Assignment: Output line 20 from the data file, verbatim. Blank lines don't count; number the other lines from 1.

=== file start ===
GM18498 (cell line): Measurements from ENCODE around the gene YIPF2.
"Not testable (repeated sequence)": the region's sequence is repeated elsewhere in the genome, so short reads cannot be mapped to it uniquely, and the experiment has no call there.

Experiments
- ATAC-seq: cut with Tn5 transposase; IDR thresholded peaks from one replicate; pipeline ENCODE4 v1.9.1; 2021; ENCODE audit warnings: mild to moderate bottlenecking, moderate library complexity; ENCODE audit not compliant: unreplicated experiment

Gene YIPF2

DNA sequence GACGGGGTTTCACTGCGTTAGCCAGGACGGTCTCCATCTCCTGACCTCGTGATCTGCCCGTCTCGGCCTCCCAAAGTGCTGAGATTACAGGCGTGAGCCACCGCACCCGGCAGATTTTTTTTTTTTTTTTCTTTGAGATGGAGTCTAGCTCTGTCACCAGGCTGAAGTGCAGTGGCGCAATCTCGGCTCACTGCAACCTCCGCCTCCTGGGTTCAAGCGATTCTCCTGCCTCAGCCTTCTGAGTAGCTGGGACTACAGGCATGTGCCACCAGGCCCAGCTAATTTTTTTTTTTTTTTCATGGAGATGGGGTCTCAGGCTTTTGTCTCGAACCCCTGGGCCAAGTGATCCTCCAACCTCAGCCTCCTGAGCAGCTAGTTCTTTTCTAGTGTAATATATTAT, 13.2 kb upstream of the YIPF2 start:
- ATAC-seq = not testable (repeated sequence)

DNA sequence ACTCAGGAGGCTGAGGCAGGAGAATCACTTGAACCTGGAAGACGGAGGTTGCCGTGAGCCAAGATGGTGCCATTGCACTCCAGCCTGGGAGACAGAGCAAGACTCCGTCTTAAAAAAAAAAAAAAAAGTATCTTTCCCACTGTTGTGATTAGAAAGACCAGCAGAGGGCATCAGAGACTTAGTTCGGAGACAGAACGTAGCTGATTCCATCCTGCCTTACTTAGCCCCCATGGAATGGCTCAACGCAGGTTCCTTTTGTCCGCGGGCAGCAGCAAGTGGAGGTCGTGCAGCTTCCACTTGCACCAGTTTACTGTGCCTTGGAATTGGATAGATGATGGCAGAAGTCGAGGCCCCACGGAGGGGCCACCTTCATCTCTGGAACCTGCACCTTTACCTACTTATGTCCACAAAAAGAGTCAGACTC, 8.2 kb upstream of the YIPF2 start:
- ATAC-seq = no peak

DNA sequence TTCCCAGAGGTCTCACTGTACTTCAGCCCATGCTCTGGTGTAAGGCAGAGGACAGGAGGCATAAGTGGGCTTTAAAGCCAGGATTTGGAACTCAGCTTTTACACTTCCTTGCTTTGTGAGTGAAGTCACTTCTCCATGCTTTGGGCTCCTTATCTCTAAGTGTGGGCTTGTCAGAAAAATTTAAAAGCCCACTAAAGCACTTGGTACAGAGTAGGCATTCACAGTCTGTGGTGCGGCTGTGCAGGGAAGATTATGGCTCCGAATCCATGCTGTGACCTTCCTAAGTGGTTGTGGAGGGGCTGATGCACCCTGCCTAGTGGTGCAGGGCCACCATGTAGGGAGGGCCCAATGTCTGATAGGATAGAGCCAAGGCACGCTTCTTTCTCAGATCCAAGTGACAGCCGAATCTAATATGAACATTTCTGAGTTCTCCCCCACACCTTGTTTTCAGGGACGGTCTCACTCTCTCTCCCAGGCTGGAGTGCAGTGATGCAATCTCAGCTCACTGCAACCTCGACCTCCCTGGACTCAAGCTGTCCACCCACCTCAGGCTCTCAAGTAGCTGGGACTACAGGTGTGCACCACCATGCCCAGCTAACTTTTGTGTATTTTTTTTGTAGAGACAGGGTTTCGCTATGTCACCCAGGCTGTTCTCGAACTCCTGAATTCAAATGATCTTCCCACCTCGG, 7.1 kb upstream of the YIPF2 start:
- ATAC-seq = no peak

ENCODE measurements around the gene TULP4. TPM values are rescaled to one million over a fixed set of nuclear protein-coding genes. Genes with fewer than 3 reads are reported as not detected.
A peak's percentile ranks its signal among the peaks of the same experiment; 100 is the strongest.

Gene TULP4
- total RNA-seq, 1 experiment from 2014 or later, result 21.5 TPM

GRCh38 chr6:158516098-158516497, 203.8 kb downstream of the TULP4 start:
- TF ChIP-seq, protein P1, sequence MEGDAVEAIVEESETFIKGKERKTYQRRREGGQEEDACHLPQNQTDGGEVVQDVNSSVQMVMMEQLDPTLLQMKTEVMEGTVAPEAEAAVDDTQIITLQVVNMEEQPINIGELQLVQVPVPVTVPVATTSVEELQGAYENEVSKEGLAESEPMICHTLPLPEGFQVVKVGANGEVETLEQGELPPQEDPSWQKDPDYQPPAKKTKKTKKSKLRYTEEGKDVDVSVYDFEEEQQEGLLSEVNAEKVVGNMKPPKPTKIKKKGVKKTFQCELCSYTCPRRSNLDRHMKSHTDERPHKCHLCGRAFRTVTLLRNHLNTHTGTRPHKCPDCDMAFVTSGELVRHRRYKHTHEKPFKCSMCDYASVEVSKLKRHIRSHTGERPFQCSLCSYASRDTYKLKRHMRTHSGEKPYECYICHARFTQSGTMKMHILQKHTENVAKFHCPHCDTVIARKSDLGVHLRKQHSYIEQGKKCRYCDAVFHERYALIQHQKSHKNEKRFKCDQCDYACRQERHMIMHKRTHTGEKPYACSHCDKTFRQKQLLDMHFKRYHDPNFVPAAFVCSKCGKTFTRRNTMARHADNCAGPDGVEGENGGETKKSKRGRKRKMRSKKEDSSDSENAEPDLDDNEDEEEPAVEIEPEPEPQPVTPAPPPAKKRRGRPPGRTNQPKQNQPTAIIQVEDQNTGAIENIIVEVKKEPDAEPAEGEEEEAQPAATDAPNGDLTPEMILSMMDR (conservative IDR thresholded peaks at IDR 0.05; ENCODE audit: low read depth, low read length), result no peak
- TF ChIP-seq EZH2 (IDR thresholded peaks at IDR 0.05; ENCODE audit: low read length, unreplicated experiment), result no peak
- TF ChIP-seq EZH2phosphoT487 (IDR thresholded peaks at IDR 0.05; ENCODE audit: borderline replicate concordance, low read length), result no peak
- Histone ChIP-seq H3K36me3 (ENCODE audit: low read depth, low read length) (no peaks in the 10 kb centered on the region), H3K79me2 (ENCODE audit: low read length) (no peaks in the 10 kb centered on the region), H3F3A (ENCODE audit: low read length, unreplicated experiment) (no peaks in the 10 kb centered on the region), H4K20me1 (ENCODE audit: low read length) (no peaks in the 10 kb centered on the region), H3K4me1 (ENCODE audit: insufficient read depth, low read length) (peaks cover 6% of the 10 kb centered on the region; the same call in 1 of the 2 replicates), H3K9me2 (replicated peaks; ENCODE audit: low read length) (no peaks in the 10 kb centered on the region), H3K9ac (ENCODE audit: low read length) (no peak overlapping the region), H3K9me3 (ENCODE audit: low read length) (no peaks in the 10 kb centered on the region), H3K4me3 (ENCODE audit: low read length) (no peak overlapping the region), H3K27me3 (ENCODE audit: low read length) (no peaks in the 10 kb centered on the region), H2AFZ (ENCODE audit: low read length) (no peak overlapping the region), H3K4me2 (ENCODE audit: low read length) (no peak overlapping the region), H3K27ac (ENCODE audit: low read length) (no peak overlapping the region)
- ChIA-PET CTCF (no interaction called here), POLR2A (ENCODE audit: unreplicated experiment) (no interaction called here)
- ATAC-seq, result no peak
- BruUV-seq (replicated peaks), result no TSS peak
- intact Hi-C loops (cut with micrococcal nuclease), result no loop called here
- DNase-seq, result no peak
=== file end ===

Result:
- Histone ChIP-seq H3K36me3 (ENCODE audit: low read depth, low read length) (no peaks in the 10 kb centered on the region), H3K79me2 (ENCODE audit: low read length) (no peaks in the 10 kb centered on the region), H3F3A (ENCODE audit: low read length, unreplicated experiment) (no peaks in the 10 kb centered on the region), H4K20me1 (ENCODE audit: low read length) (no peaks in the 10 kb centered on the region), H3K4me1 (ENCODE audit: insufficient read depth, low read length) (peaks cover 6% of the 10 kb centered on the region; the same call in 1 of the 2 replicates), H3K9me2 (replicated peaks; ENCODE audit: low read length) (no peaks in the 10 kb centered on the region), H3K9ac (ENCODE audit: low read length) (no peak overlapping the region), H3K9me3 (ENCODE audit: low read length) (no peaks in the 10 kb centered on the region), H3K4me3 (ENCODE audit: low read length) (no peak overlapping the region), H3K27me3 (ENCODE audit: low read length) (no peaks in the 10 kb centered on the region), H2AFZ (ENCODE audit: low read length) (no peak overlapping the region), H3K4me2 (ENCODE audit: low read length) (no peak overlapping the region), H3K27ac (ENCODE audit: low read length) (no peak overlapping the region)